Don’t let anyone kid you: writing is hard work.
But even harder than the writing itself is keeping your focus, so you can actually get the writing done. I can’t count the times someone has said to me, “I don’t have enough time to write.” The thing is, if you’re a writer—you write.
But that doesn’t mean it is easy to find the time and the focus to maintain a steady writing schedule. Here are some of the things that get in the way of my writing every day, just as an example:
The Day Job (running an artists’ cooperative shop)
Making Jewelry (the day job part deux)
Other Misc. Professional Work (giving tarot readings, energy healing session, even occasionally officiating at a wedding)
Editing & Promoting Already Finished Books – Working on proof edits, consulting on covers, getting blurbs, doing promotion for each new book, and continuing to do things that keep existing books in front of readers.
Maintaining An Online Social & Professional Presence (Twitter/Facebook/MySpace) – this one can be a particularly treacherous time-suck…but if you think it is optional, ask any publisher. Mine insisted this was part of the Author duties (and I don’t disagree).
Keeping Up With Other Authors (Networking) – this means checking in on blogs, being supportive by doing things to promote author friends online, emails, etc.
Emails in General – I get as many as 100+ emails a day, about half of which require some kind of response, no matter how brief.
Reading and Editing Work for Critique Partners – my CP’s are amazingly helpful with my writing, but that means I have to be willing to set aside time to help them when they need it.
Misc. Other Writing Tasks – writing articles, giving workshops, maintaining the new loop, doing guest reviews and blogs, etc. – all stuff that helps to keep my name out there…but eats time.
Real Life – You know: cleaning, laundry, shopping, cooking, eating, taking care of the cats, planting a garden, fixing the house, yardwork…all that groovy stuff we all have to do every day.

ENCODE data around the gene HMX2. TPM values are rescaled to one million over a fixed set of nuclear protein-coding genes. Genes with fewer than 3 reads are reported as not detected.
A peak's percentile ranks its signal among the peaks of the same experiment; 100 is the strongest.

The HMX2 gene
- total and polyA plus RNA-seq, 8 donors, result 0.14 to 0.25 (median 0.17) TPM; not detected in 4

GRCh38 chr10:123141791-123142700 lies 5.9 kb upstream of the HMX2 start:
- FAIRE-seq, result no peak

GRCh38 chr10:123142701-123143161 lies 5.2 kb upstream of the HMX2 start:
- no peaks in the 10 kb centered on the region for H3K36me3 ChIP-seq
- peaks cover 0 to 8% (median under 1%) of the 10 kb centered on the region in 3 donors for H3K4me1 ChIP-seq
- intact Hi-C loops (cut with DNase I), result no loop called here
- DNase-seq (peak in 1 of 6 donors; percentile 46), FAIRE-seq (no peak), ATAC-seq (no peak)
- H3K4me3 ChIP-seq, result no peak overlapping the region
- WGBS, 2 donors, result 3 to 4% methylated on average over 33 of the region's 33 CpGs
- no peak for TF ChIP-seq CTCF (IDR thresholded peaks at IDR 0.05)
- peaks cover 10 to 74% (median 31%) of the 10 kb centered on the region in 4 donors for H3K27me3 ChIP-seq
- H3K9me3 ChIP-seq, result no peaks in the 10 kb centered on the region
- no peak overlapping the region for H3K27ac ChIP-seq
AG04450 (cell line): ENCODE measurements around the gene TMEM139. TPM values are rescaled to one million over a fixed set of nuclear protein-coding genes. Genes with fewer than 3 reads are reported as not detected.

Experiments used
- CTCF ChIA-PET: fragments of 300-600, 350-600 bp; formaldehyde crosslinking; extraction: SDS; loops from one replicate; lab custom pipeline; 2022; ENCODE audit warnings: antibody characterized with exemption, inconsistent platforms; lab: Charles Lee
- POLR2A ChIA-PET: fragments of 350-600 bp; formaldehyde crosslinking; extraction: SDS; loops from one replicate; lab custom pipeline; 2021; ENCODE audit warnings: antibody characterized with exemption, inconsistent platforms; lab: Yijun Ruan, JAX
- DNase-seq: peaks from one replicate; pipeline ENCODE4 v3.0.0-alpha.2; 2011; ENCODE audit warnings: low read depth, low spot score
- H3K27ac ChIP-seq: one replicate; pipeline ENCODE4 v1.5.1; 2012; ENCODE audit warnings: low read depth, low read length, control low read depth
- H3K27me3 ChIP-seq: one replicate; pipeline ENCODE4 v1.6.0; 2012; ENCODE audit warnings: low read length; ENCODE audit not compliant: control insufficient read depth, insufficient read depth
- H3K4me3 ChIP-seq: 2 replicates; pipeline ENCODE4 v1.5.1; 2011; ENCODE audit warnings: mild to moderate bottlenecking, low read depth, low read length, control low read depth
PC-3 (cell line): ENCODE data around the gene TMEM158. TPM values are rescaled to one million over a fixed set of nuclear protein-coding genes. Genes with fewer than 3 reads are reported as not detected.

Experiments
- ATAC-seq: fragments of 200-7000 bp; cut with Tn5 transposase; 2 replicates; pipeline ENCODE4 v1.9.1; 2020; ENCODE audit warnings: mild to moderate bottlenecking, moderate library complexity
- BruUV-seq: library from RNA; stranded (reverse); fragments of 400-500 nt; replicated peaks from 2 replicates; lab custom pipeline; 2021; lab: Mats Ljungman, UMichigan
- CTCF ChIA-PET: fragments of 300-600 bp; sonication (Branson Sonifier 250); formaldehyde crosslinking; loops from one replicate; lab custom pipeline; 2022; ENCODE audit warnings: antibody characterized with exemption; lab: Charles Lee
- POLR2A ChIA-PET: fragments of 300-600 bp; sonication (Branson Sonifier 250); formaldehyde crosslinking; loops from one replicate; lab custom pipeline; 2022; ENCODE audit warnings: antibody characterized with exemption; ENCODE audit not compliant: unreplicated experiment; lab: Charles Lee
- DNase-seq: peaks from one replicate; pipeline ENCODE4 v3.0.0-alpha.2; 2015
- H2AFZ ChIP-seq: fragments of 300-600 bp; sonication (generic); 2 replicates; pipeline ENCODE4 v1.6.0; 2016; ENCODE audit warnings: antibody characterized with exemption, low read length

Social Life – Okay, I don’t have much of one. But I do gather with my Circle twice a month; occasionally get together with friends for dinner, a movie, or a game of scrabble.
As you can see, that’s a pretty long list. And it doesn’t include the unusual events, like a week-long trip to a convention, which only happens once or twice a year. Now. As my career grows, this will become more prevalent.
Most authors have some variation of this list. Many of them have day jobs that take more time than mine. Most have husbands and kids that demand attention. And yet, they still get the writing done.
How? You might ask.
Candace Havens introduced me to these 6 important letters, but you can see writers all over the interweb talking about them. BICHOK stands for Butt In Chair Hands On Keyboard.
The only way to be a professional author is to treat it like a job. That means you show up to work every day, put your butt in your chair (or on your couch) and you WRITE. No excuses. No whining.
I probably write, on average, six days a week, for 2-4 hours every day. It doesn’t sound like much. But by doing that, I get most books written in three months, and edited in another. In theory, this means I could produce three books a year. In reality, I usually write two, since other writing tasks end up taking up so much time.
But the point is—I write. I’m a writer; that’s what I do. No excuse. Just BICHOK.
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